(Motion agreed to.)

State of Bands of Canadian Forces

Inquiry Withdrawn

On Inquiries, Order No. 12, by the Honourable Senator Banks:

That he will call the attention of the Senate to the state of the bands of the Canadian Forces.

Hon. Tommy Banks: Honourable senators, I very much regret that I will not be able, during the remainder of my time in this place, to follow up on the inquiry that I wished to, and therefore I ask that we withdraw this from the Order Paper.

(Order withdrawn.)

Point of Order

Speaker's Ruling Reserved

Hon. Percy E. Downe: Honourable senators, I rise on a point of order.

Your Honour, earlier today, Speaker Kinsella tabled a report about a parliamentary delegation that he led to Slovakia, the Holy See and to Italy from October 14 to October 20, 2010. The delegation consisted of Speaker Kinsella, Mrs. Kinsella and the Chief of Staff to the Speaker of the Senate.


On the back page of the report that was tabled in the Senate this afternoon, there is a breakout of the cost of the trip. The travel is listed at $13,813, accommodations at $2,836, the per diems at $2,836, protocol, $695, miscellaneous for $28, for a total of $19,532. When you add those numbers up, the total is wrong. It is higher than that. I am wondering if the Speaker could come back with the correct number for that parliamentary trip.

The Hon. the Speaker pro tempore: Is there further debate on the point of order?

Hon. David Tkachuk: Honourable senators, I notice that my name was not mentioned, and I was on that trip. There were a number of other senators on that trip as well who were not on the list that Senator Downe read out. Perhaps he might want to withdraw that for a minute and get the names of all the people who were there.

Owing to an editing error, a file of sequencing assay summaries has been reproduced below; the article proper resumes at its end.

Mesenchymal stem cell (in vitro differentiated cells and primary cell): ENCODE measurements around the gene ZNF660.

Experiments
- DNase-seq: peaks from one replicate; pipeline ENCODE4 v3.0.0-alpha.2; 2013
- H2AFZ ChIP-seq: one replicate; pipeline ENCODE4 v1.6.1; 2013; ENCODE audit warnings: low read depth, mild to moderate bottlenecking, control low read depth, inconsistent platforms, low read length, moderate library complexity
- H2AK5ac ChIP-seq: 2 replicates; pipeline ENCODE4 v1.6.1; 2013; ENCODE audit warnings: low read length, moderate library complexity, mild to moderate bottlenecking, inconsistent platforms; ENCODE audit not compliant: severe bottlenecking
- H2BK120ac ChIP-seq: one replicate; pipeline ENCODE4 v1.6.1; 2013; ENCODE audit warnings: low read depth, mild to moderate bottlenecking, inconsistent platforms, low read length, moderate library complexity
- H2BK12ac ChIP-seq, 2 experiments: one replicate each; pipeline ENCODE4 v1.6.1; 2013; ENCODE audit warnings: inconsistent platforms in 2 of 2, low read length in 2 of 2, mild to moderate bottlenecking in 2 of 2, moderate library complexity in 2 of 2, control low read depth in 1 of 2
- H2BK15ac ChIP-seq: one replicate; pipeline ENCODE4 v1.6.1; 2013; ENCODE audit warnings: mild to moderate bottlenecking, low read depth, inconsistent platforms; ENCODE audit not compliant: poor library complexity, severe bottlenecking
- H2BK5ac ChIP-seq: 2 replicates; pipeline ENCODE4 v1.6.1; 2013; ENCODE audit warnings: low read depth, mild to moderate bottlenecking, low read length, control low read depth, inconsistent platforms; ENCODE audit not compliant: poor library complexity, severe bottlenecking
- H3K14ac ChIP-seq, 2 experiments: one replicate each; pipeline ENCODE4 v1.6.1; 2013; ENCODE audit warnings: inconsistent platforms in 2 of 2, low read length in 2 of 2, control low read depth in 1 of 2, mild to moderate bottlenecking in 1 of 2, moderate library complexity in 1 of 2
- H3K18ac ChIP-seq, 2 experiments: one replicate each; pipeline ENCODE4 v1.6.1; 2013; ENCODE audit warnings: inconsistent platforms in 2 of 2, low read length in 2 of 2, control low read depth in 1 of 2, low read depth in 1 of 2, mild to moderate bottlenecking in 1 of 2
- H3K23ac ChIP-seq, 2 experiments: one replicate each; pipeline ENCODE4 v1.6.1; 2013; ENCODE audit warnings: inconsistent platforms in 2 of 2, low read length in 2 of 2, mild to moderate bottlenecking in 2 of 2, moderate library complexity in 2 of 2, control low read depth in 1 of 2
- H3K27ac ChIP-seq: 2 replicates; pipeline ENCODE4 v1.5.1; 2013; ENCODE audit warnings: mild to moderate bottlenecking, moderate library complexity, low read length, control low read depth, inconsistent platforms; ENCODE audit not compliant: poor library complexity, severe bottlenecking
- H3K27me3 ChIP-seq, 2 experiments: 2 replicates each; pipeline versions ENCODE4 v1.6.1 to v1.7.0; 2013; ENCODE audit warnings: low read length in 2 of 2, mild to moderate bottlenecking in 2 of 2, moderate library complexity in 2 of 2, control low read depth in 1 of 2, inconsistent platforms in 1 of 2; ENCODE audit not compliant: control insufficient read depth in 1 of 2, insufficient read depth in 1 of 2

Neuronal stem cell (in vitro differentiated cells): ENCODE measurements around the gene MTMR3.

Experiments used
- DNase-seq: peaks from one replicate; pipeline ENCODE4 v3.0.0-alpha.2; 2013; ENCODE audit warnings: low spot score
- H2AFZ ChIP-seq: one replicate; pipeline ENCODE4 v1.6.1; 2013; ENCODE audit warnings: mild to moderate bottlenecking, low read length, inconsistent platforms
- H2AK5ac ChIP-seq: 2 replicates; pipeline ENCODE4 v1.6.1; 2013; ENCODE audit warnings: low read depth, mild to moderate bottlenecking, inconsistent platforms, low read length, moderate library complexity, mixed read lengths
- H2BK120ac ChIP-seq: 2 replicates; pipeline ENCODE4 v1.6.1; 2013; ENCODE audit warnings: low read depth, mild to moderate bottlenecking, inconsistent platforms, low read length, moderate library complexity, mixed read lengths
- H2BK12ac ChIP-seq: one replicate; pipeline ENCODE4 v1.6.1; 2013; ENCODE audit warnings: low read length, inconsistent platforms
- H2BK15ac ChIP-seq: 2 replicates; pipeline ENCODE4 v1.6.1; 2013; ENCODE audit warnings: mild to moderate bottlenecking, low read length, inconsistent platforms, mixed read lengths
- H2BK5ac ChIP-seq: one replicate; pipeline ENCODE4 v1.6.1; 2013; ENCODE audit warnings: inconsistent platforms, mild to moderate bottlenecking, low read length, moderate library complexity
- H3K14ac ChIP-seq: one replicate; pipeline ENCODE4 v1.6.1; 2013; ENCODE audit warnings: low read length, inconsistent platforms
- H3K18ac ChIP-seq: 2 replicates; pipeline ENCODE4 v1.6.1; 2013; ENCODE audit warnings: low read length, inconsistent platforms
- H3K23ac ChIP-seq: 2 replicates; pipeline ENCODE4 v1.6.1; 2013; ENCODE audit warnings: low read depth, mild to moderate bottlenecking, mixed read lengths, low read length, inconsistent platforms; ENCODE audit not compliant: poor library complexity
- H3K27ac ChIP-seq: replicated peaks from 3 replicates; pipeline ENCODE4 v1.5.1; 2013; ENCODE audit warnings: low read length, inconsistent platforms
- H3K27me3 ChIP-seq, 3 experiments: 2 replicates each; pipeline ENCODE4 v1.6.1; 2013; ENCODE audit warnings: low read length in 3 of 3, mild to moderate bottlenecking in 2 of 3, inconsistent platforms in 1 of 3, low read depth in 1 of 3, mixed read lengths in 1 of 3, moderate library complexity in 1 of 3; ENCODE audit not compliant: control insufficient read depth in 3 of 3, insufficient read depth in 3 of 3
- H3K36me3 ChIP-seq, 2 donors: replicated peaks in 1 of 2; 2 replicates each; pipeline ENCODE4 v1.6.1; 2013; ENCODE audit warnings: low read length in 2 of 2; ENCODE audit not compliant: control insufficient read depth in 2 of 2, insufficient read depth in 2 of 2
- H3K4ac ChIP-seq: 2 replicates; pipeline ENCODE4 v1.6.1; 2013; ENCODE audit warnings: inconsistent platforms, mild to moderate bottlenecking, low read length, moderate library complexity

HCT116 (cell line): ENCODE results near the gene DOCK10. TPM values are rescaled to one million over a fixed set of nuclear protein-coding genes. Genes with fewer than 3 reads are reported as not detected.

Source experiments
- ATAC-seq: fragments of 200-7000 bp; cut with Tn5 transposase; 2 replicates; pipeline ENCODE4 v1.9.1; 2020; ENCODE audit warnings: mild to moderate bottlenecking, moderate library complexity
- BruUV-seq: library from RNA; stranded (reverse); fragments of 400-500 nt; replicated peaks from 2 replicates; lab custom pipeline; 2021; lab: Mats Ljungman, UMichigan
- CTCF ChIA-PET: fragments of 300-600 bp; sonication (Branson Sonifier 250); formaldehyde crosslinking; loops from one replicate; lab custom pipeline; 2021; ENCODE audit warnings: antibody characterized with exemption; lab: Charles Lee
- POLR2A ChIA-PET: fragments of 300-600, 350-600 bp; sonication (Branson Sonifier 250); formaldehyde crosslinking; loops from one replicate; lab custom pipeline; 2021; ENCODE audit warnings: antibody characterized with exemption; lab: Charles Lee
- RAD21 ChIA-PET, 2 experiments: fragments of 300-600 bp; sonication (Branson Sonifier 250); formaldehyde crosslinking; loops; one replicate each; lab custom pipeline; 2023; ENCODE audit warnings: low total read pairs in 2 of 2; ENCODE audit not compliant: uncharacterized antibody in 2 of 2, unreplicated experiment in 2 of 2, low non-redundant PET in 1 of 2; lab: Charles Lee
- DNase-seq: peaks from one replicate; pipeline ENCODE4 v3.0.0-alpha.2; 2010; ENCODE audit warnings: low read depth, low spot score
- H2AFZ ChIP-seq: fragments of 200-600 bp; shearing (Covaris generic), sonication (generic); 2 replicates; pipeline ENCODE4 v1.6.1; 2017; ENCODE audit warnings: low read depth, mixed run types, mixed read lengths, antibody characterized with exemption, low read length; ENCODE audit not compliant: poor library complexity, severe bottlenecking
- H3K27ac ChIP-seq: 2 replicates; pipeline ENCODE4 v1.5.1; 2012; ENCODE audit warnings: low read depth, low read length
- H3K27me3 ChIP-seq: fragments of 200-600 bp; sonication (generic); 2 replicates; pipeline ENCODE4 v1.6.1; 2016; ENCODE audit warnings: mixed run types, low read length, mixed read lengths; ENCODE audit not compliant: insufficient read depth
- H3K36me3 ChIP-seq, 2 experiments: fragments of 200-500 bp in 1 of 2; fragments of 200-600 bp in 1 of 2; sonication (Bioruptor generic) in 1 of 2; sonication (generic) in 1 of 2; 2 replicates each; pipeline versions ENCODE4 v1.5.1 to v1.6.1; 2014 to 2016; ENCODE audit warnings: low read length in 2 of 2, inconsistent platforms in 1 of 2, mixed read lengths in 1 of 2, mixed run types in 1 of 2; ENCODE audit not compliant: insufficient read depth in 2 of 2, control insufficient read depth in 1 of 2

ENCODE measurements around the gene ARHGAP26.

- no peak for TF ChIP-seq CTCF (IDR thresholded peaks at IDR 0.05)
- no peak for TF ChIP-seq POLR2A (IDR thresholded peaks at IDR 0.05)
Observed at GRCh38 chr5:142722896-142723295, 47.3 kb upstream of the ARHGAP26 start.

Senator Downe: I thank the honourable senator for that. There were two separate reports tabled. The second report is the one I am referring to, which includes the three people I mentioned. The other report, which was from an earlier date, includes Senator Tkachuk's name and others. Two separate reports were tabled today. The report I am referring to has just the three names on it. The numbers on the back do not add up. It is a higher figure when you add them up. There is a mistake somewhere. I just would like to have the matter clarified for the record.

The Hon. the Speaker pro tempore: Is there further debate on the point of order? This matter will be taken under advisement.



Motion Adopted

Leave having been given to revert to Government Notices of Motions:

Hon. Claude Carignan (Deputy Leader of the Government): Honourable senators, with leave of the Senate and notwithstanding rule 58(1)(h), I move:

That when the Senate adjourns today, it do stand adjourned until Tuesday, November 29, 2011, at 2 p.m.

The Hon. the Speaker pro tempore: Is it your pleasure, honourable senators to adopt the motion?

Hon. Senators: Agreed.

(Motion agreed to.)

(The Senate adjourned until Tuesday, November 29, 2011, at 2 p.m.)